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2012 a groundbreaking year for Bartow
by Monica Burge
December 24, 2012 10:07 AM | 2909 views | 0 0 comments | 26 26 recommendations | email to a friend | print
From saying goodbye to a local icon to breaking ground on new ventures, 2011 has been a memorable one for Bartow County.

Here’s a look at the top stories from this year.

A lasting legacy

Commissioner Clarence Brown retires this year having served 40-plus years as a public servant, 20 of which he served as sole commissioner. Brown’s tenure as commissioner has included leading the county through lean economic times, the building of a new conference center named in his honor and maintaining a great relationship with the municipalities in the county all while leading with a fiscally responsible and for-the-people approach to his position.


This year, Bartow County voters headed to the polls to make important decisions from the next president of the United States to the next county commissioner.

While locals heavily favored Republican Mitt Romney, Barak Obama earned a second term.

Steve Taylor won a front-loaded contest to become the next commissioner and voters said “yes” to a charter school referendum and “no” to a transportation special local option sales tax (T-SPLOST).

Also taking new posts in January are Fred Kittle, who will join the Bartow County School Board, Mitchell Bagley who was elected mayor of Taylorsville, and Melba Scoggins who takes over as clerk of superior court and Steve Stewart who will serve as tax commissioner.


It’s been a year of facing tough questions and scrutiny for the Bartow County School Board. Complaints were filed with the Southern Association of Colleges and Schools (SACS), board members were accused of ethics violations and school board meetings at times grew contentious.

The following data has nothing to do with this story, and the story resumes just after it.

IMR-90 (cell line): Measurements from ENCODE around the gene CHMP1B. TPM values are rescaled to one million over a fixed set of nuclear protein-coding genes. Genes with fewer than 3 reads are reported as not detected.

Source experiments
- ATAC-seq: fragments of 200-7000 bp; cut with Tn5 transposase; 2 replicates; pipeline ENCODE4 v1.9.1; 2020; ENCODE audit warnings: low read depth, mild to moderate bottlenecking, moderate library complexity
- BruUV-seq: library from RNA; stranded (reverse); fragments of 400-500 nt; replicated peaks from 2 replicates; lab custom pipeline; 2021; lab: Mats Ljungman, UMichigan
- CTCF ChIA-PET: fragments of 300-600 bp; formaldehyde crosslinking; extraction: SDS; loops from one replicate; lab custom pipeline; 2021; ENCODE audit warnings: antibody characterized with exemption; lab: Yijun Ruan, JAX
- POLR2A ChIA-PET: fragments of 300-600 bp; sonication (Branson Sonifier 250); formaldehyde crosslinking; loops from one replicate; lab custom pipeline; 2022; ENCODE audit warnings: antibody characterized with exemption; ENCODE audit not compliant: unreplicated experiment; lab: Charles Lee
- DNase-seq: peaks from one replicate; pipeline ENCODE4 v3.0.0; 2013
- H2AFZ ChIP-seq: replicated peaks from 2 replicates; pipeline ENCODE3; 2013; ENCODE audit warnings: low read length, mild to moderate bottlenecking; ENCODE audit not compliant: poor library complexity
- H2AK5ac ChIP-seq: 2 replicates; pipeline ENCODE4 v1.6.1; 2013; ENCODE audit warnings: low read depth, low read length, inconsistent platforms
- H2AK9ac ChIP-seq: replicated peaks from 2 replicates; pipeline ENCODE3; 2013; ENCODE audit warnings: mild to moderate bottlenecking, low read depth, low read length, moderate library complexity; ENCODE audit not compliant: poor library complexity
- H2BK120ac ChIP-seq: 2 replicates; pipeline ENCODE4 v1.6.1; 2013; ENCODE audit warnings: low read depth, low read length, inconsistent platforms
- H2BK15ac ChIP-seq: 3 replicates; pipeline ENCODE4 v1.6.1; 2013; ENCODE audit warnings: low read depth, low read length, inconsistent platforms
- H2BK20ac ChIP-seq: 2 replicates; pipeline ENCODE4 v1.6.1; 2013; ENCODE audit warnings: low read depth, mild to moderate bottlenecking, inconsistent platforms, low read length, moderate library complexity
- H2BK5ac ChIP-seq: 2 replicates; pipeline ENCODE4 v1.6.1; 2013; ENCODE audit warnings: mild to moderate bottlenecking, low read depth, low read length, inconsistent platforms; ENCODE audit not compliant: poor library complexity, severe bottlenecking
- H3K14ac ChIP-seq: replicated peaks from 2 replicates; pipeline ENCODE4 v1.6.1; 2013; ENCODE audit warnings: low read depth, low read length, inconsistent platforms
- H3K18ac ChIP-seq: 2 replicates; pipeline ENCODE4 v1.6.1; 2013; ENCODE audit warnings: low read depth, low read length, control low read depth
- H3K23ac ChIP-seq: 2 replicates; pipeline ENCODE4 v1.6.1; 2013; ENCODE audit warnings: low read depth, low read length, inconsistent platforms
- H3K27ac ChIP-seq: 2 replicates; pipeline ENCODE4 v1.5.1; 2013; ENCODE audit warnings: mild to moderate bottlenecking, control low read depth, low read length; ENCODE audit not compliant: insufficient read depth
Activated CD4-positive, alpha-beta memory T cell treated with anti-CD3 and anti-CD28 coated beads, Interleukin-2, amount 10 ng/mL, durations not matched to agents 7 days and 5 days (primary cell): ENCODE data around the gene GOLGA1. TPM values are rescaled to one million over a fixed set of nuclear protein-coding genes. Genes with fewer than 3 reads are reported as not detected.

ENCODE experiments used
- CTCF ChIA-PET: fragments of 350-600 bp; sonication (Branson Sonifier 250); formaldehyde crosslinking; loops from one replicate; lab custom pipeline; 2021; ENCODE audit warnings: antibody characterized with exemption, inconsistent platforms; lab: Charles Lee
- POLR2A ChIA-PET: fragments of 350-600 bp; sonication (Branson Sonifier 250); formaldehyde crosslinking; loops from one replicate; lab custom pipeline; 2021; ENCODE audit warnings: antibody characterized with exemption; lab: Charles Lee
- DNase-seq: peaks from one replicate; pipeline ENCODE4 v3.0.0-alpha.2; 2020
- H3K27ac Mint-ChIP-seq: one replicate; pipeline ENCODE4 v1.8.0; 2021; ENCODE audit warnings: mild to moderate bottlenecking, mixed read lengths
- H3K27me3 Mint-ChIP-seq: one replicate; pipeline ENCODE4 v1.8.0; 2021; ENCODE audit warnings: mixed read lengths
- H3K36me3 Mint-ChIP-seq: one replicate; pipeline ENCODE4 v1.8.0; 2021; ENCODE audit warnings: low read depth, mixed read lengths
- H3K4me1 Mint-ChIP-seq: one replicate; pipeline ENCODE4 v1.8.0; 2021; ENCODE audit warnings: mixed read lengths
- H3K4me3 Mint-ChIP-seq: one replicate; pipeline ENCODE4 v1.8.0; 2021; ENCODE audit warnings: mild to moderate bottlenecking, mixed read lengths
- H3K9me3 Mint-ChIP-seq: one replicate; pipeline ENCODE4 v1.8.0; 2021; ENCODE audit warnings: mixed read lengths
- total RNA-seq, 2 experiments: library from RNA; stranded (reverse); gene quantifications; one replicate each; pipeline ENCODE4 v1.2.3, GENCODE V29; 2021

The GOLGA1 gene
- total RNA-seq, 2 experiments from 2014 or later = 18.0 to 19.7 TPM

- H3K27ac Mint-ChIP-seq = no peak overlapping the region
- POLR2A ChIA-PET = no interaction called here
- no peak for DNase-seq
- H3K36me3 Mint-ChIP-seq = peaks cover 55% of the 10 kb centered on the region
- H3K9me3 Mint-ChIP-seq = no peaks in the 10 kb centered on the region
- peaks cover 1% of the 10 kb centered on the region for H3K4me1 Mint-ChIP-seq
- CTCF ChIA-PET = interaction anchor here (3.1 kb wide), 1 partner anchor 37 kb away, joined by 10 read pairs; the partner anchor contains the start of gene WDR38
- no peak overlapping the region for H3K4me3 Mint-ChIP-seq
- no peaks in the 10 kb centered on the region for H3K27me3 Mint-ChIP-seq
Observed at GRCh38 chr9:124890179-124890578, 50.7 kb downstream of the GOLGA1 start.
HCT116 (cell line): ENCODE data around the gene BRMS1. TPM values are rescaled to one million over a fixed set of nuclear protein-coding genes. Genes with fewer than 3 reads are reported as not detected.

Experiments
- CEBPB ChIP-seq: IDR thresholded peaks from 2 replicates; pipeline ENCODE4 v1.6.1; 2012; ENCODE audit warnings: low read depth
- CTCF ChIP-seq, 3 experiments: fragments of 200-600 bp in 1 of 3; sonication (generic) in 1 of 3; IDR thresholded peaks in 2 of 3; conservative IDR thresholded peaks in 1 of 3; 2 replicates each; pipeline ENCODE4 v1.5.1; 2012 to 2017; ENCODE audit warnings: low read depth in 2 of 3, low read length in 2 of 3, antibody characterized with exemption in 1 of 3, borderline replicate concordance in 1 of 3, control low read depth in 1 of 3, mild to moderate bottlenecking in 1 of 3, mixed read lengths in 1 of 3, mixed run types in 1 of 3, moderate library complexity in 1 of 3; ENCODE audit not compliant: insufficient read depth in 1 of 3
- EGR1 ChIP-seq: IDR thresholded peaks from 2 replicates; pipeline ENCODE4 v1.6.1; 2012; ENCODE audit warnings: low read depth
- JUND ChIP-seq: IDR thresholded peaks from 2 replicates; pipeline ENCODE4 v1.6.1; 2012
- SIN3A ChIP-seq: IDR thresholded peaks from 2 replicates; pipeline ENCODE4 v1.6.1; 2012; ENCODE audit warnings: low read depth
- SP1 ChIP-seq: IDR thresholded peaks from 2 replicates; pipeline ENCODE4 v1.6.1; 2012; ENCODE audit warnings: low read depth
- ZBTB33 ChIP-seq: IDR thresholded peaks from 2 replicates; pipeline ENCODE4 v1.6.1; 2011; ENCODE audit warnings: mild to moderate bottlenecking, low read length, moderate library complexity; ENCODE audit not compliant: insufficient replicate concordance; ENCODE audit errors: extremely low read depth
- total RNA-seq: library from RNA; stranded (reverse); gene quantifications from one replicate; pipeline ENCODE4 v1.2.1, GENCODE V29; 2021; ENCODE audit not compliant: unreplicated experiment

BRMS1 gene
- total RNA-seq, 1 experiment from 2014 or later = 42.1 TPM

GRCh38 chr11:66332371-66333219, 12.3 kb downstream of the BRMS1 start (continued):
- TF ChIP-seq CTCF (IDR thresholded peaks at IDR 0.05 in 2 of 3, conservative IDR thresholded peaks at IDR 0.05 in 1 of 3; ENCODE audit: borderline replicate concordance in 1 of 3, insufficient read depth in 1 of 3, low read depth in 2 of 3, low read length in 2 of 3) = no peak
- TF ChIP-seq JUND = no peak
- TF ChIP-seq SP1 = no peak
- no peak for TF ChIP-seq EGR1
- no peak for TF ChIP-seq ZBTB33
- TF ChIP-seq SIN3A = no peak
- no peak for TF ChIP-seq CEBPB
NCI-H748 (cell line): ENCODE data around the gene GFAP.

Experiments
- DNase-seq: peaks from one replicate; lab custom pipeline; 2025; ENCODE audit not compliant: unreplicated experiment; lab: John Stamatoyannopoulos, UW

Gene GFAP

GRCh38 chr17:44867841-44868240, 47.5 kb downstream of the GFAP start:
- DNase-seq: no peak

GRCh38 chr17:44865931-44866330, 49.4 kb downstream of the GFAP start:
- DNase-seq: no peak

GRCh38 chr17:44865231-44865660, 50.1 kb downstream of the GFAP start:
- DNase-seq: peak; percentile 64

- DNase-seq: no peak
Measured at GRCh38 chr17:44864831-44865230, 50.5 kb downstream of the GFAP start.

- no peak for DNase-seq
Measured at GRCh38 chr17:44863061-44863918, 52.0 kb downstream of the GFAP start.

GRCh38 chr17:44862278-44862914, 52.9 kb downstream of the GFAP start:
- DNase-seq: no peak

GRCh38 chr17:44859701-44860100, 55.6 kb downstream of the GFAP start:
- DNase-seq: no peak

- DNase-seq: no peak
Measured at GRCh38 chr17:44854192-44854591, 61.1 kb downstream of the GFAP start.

Board member Wanda Cagle Gray, who had been accused of not working well with other board members by Superintendent John Harper, lost her re-election bid and board member Anna Sullivan was able to rise above allegations that her appointment to the board was illegal.

On a positive note, the school system did receive $3.4 million for the Bartow County College and Career Academy which is set to open in 2013.

Big Break

For months speculation has swirled about the possibility of big name companies moving to Bartow. This year, the county hosted two highly anticipated groundbreaking ceremonies.

Chief among them were highly anticipated Lake Point Sporting Community and Town Center in Emerson.

The multi-million dollar project is expected to bring revenues, jobs and tourists to the county.

Bartow County also welcomed new neighbor voestalpine, an auto parts manufacturer, as the first tenant of the Highland 75 Industrial Park.

Cartersville Medical Center also held a groundbreaking ceremony for a $30 million expansion that is expected to make an impact on the local economy.

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